SEOUL, March 5 (Korea Bizwire) — South Korea said Friday it plans to invest 115.3 billion won (US$102 million) this year to study deeper into state-of-the-art aviation technologies as it vowed to spare no efforts to help local companies to overcome the new coronavirus pandemic.
The announcement is in line with the country’s 10-year development plan, which centers on supporting related businesses to make headway not only in the civil aviation segment, but also in the military and drone industries as well, according to the Ministry of Trade, Industry and Energy.
The government set aside 82.8 billion won to support aviation part producers, while allocating another 26.5 billion won to the drone segment, which includes a project to develop a hydrogen-powered cargo drone with a capacity of 200 kilograms.
“We need to endure the COVID-19 pandemic, and at the same time develop technologies to lead the future aviation industry while bolstering our competitiveness,” Industry Minister Sung Yun-mo said during a meeting with officials from local aviation companies.
In sync with the Moon Jae-in administration’s green energy drive, the ministry plans to support projects studying deeper into ways to harness sustainable resources such as hydrogen on aircraft.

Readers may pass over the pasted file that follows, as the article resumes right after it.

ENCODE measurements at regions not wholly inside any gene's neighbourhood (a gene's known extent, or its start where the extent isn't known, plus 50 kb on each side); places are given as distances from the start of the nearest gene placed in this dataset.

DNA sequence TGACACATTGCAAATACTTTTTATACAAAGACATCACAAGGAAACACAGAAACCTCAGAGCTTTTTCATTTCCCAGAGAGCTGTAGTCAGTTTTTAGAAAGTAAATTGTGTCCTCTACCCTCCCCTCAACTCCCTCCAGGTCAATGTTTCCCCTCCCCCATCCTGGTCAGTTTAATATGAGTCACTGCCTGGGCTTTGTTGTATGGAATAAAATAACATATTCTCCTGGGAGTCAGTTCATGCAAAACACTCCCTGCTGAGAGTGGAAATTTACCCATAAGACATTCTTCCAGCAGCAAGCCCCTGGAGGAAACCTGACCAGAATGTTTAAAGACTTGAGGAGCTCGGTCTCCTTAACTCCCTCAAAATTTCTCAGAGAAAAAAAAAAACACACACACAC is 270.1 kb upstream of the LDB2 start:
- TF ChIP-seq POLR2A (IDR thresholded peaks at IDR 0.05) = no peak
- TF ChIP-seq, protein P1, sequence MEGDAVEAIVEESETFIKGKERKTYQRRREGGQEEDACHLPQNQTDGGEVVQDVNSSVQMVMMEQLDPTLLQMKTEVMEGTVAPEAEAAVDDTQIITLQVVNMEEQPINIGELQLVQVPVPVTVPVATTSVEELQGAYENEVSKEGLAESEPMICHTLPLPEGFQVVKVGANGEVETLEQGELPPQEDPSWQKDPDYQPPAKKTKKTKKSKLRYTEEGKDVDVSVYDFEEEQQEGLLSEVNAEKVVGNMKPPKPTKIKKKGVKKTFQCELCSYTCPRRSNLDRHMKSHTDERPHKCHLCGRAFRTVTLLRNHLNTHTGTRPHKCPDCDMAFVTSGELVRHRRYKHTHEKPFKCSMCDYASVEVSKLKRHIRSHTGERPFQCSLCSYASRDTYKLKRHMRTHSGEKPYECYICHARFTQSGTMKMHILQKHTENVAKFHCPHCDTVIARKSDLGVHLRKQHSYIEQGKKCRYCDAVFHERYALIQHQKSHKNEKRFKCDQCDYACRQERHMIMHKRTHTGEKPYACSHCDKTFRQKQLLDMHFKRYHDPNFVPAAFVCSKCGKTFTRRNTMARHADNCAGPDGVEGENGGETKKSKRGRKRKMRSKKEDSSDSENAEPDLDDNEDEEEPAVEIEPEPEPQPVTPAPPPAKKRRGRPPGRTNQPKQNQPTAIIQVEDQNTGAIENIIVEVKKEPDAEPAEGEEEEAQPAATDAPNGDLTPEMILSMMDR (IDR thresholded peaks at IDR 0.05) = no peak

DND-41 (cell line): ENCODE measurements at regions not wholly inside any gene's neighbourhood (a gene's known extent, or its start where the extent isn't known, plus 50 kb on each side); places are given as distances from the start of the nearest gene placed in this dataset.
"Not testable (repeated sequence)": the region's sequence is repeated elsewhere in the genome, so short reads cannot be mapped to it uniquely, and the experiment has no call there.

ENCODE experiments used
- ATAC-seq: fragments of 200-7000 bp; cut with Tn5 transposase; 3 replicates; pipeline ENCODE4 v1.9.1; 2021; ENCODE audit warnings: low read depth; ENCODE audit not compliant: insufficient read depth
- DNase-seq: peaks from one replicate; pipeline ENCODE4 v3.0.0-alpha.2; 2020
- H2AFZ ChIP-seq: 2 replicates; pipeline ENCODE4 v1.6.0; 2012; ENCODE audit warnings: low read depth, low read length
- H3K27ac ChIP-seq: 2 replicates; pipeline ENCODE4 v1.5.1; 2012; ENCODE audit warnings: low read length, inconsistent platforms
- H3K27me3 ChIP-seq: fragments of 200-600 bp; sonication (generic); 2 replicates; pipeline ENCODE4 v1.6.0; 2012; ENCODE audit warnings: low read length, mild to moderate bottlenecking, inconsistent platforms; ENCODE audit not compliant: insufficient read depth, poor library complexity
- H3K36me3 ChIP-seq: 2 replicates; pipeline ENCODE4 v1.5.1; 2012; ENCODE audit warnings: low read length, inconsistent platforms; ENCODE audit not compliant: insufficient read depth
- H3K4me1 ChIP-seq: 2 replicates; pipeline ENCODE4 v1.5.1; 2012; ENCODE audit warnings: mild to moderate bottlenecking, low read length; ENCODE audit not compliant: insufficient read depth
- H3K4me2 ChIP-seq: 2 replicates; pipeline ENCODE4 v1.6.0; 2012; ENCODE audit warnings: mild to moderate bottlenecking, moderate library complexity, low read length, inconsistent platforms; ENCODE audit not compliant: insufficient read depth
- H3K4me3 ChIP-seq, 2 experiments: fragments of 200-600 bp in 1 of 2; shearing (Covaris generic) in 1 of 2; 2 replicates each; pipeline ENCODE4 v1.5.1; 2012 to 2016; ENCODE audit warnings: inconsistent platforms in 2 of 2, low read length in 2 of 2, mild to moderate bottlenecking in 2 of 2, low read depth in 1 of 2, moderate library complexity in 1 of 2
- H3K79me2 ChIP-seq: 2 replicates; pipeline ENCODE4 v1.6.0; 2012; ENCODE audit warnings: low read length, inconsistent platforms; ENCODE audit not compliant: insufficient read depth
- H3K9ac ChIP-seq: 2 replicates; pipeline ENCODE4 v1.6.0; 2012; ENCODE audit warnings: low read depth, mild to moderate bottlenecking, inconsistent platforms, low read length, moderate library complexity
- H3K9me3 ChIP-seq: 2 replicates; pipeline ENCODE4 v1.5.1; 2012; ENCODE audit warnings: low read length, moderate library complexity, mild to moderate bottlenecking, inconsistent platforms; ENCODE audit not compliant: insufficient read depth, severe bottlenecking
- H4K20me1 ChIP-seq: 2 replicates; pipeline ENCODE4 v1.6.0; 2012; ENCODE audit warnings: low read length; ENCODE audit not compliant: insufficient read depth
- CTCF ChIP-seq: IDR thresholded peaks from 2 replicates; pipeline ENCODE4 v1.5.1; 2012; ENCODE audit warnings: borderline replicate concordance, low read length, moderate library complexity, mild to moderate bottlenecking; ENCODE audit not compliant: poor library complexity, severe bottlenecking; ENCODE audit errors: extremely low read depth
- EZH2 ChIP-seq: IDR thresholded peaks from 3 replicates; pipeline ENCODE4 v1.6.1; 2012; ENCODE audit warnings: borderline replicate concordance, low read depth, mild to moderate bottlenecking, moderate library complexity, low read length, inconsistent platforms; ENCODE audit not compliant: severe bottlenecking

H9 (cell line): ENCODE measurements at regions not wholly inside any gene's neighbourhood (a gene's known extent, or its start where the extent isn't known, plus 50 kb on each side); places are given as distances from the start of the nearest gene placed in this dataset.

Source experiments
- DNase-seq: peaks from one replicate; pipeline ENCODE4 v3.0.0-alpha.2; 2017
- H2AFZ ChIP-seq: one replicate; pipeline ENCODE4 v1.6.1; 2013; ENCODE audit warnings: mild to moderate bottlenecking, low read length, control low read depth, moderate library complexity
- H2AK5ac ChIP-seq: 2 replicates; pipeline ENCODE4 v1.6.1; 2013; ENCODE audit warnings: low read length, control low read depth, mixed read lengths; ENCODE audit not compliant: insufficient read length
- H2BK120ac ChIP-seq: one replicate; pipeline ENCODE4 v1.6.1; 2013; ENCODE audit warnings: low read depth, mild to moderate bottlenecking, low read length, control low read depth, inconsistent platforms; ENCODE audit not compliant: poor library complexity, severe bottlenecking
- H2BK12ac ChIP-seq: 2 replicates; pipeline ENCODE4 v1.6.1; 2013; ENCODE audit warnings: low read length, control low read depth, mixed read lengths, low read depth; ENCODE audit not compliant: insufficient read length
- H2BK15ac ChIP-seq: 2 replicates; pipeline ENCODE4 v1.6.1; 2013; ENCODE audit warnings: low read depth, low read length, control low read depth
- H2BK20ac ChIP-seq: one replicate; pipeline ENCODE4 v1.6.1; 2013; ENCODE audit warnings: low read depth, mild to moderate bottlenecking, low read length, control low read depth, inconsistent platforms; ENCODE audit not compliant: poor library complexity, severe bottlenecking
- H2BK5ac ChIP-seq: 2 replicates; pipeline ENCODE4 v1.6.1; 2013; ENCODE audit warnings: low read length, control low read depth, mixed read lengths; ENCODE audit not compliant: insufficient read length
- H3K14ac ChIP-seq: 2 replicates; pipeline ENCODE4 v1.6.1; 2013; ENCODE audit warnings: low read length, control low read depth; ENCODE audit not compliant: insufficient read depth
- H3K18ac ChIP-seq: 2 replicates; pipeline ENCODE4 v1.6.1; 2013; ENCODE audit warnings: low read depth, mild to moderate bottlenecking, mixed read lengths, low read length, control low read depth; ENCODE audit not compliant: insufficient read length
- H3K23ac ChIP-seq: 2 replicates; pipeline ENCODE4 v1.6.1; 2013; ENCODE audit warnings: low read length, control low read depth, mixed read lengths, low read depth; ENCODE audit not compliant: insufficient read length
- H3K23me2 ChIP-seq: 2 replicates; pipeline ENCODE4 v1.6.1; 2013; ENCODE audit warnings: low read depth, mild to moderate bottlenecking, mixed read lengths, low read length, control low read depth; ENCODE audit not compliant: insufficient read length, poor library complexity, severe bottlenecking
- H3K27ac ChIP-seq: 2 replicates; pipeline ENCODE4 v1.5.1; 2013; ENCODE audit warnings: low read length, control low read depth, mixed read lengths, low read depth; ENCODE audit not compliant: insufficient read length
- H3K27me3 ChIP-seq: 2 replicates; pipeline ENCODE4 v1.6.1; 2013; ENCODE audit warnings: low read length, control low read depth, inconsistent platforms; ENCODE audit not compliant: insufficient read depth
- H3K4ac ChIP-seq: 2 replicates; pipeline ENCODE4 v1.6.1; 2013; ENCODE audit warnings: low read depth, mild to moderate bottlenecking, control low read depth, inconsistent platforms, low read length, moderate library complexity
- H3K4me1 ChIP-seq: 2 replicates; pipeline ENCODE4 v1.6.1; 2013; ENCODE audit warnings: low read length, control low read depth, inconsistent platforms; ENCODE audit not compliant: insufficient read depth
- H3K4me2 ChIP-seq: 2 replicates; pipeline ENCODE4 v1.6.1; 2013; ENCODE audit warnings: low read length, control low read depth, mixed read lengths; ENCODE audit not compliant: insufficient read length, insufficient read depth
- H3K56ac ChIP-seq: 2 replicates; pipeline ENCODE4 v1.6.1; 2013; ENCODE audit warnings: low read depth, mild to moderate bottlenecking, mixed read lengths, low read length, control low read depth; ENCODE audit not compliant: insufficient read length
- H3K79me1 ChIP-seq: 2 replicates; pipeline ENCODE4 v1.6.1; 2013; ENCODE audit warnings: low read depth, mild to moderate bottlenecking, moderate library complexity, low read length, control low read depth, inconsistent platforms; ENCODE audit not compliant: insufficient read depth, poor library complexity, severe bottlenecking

The country said it especially holds an advantage in the information and display technologies that can be utilized in the development of smart cabins.
South Korea said it will continue providing financial support for subcontractors to maintain supply chains amid the pandemic and build infrastructure such as joint testing centers to help them speed up exports.
The 10-year plan will focus on the development of the urban air mobility sector (UAM) as well, with the government seeking to develop key technologies for commercialization.
The global market for the UAM industry is expected to reach $61.5 billion in 2030, the ministry said.
The size of the global aviation market, meanwhile, came to $468.7 billion in 2020, sharply down 36 percent from a year earlier, the ministry data showed.
Following the gradual recovery from the COVID-19 fallout, however, the figure is expected to rebound to $568.2 billion this year and reach the pre-pandemic level in 2024, eventually to reach $946.2 billion in 2030.